Effectopedia is an open-knowledge aggregation and collaboration tool designed to facilitate the interdisciplinary efforts for delineating adverse outcome pathways (AOPs) in an encyclopedic manner with greater predictive power. As a response to the growing awareness that a paradigm shift in chemical risk assessment is needed, Effectopedia provides a capability to move beyond the last half-century's phenomenological approach with animal testing to a more mechanistic and hypothesis-driven approach. The 21st-Century shift to more prospective hypothesis generation requires more strategic use of systems biology, QSAR and archived toxicological information in the form of AOPs. Effectopedia is designed as a new technology both to reduce multidisciplinary barriers in the development of AOPs and to integrate AOPs with historical case studies.

Instead of testing an individual chemical in such a way that results apply only in the context of narrow experimental conditions, Effectopedia is being designed to define the conditions under which knowledge can be transferred from a single experiment and applied to other species, levels of biological organization, exposure routes, exposure durations, and chemicals, etc. While the graphical editor of Effectopedia facilitates the delineation of AOPs, a key element for success of this approach is to create a common organizational space that helps scientists in different disciplines to recognize broader applications and value of their work. Effectopedia will identify exactly where special knowledge is needed to quantitatively link biological effects and will aid specialists in creating a larger context for their research.

Effectopedia will create live scientific documents that are instantly open for focused discussions and feedback, whilst giving credit to original authors and reviewers. The wiki element of Effectopedia ensures that review processes are continuous and dynamic. New evidence for a biological effect or pathway segment can be presented immediately, keeping Effectopedia's information current and providing historical documentation of its evolution.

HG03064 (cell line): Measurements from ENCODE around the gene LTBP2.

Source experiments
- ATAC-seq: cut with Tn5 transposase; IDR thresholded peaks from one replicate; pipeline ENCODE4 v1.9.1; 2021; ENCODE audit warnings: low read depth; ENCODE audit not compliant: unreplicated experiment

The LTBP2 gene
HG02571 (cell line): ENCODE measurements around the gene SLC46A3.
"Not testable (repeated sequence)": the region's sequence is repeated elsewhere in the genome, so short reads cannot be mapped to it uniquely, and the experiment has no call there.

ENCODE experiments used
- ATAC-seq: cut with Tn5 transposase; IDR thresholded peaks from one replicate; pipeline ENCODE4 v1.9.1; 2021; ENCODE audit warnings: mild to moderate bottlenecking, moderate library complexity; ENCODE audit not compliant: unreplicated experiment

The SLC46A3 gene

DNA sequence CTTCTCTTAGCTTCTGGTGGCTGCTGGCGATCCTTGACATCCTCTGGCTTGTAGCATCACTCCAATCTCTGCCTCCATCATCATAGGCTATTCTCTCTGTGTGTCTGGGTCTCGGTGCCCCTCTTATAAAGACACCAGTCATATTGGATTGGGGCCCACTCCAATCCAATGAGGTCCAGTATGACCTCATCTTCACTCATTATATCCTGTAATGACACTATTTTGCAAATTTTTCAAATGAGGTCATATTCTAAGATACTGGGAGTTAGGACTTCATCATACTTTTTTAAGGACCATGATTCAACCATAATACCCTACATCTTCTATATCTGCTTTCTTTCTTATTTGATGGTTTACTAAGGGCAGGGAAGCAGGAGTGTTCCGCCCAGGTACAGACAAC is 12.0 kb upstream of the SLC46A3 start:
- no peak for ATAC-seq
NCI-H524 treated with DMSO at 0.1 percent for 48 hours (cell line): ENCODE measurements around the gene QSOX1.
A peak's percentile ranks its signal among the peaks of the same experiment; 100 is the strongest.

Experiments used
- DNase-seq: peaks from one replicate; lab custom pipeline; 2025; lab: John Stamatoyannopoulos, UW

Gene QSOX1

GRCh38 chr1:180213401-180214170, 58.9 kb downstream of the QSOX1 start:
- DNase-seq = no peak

In order to achieve both human and machine interpretability, Effectopedia will offer a natural language interface that is enhanced through the use of ontology-control algorithms. This interface will use clarifying questions and special tags to define the ontologies while preserving the natural language structure of the AOP element descriptions. Integrating these logical elements into the natural language interface gives Effectopedia users the added advantage of publishing Effectopedia contributions as nanopublications. Since their publications also benefit from more accurate machine translations, both the knowledge and resulting collaboration can spread among different languages.

Announcement: launch of EAGMST beta testing 15 September-31 October 2016

Please visit the training page to learn more.


Each major release of Effectopedia is being dedicated to leaders in QSAR and computational toxicology who created the foundations for Effectopedia and the vision for relating important chemico-biological interactions directly with the structure of chemicals.

Al LeoThe alpha release of Effectopedia is dedicated to Dr. Albert J. Leo for his leadership in understanding the physical nature of partitioning behavior of chemicals in biological systems, and in establishing octanol/water partitioning (LogP) as a model system. Al Leo established the methods to accurately measure Log P for hydrophobic chemicals and then engineered the databases into the fragment method for calculating LogP directly from chemical structure. When he later computerized the calculation of LogP for tens of thousands of untested chemicals, he enabled all governments to eliminate or control the hazards of most bioaccumulative chemicals used in commerce. Amidst the many efforts by others to improve accuracy, CLOGP and its associated knowledge basis remains the gold standard for partitioning behavior. We hold as example his steadfast enthusiasm for looking deeper into the subtleties of chemical behavior to find the significance of seemingly small structural variations.


Effectopedia is distributed under GNU General Public License for free. You can use the links below to download the current beta version of Effectopedia and the corresponding release notes.


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